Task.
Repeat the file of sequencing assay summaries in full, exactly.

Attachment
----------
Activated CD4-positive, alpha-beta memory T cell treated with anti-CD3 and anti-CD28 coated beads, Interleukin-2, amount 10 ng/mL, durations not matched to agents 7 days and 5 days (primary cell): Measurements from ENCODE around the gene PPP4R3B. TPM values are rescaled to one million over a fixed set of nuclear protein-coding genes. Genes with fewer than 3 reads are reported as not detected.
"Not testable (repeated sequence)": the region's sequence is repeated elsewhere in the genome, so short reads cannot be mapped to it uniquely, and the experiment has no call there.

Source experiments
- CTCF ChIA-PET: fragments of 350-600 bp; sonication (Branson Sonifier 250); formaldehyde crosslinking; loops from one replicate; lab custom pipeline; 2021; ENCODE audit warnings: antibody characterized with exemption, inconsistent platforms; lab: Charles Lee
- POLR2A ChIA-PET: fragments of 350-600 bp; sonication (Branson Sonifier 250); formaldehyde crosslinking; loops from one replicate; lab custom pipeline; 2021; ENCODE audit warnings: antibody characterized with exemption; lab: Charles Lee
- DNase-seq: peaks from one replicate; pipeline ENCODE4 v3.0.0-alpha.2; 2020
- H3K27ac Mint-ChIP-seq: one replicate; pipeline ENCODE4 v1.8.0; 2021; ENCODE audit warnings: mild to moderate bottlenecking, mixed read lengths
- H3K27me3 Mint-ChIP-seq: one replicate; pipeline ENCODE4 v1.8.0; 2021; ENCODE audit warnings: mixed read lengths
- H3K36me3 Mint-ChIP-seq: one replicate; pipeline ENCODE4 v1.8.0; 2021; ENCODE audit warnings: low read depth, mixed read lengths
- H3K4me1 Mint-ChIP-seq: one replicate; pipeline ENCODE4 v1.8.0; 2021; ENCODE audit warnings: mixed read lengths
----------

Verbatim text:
Activated CD4-positive, alpha-beta memory T cell treated with anti-CD3 and anti-CD28 coated beads, Interleukin-2, amount 10 ng/mL, durations not matched to agents 7 days and 5 days (primary cell): Measurements from ENCODE around the gene PPP4R3B. TPM values are rescaled to one million over a fixed set of nuclear protein-coding genes. Genes with fewer than 3 reads are reported as not detected.
"Not testable (repeated sequence)": the region's sequence is repeated elsewhere in the genome, so short reads cannot be mapped to it uniquely, and the experiment has no call there.

Source experiments
- CTCF ChIA-PET: fragments of 350-600 bp; sonication (Branson Sonifier 250); formaldehyde crosslinking; loops from one replicate; lab custom pipeline; 2021; ENCODE audit warnings: antibody characterized with exemption, inconsistent platforms; lab: Charles Lee
- POLR2A ChIA-PET: fragments of 350-600 bp; sonication (Branson Sonifier 250); formaldehyde crosslinking; loops from one replicate; lab custom pipeline; 2021; ENCODE audit warnings: antibody characterized with exemption; lab: Charles Lee
- DNase-seq: peaks from one replicate; pipeline ENCODE4 v3.0.0-alpha.2; 2020
- H3K27ac Mint-ChIP-seq: one replicate; pipeline ENCODE4 v1.8.0; 2021; ENCODE audit warnings: mild to moderate bottlenecking, mixed read lengths
- H3K27me3 Mint-ChIP-seq: one replicate; pipeline ENCODE4 v1.8.0; 2021; ENCODE audit warnings: mixed read lengths
- H3K36me3 Mint-ChIP-seq: one replicate; pipeline ENCODE4 v1.8.0; 2021; ENCODE audit warnings: low read depth, mixed read lengths
- H3K4me1 Mint-ChIP-seq: one replicate; pipeline ENCODE4 v1.8.0; 2021; ENCODE audit warnings: mixed read lengths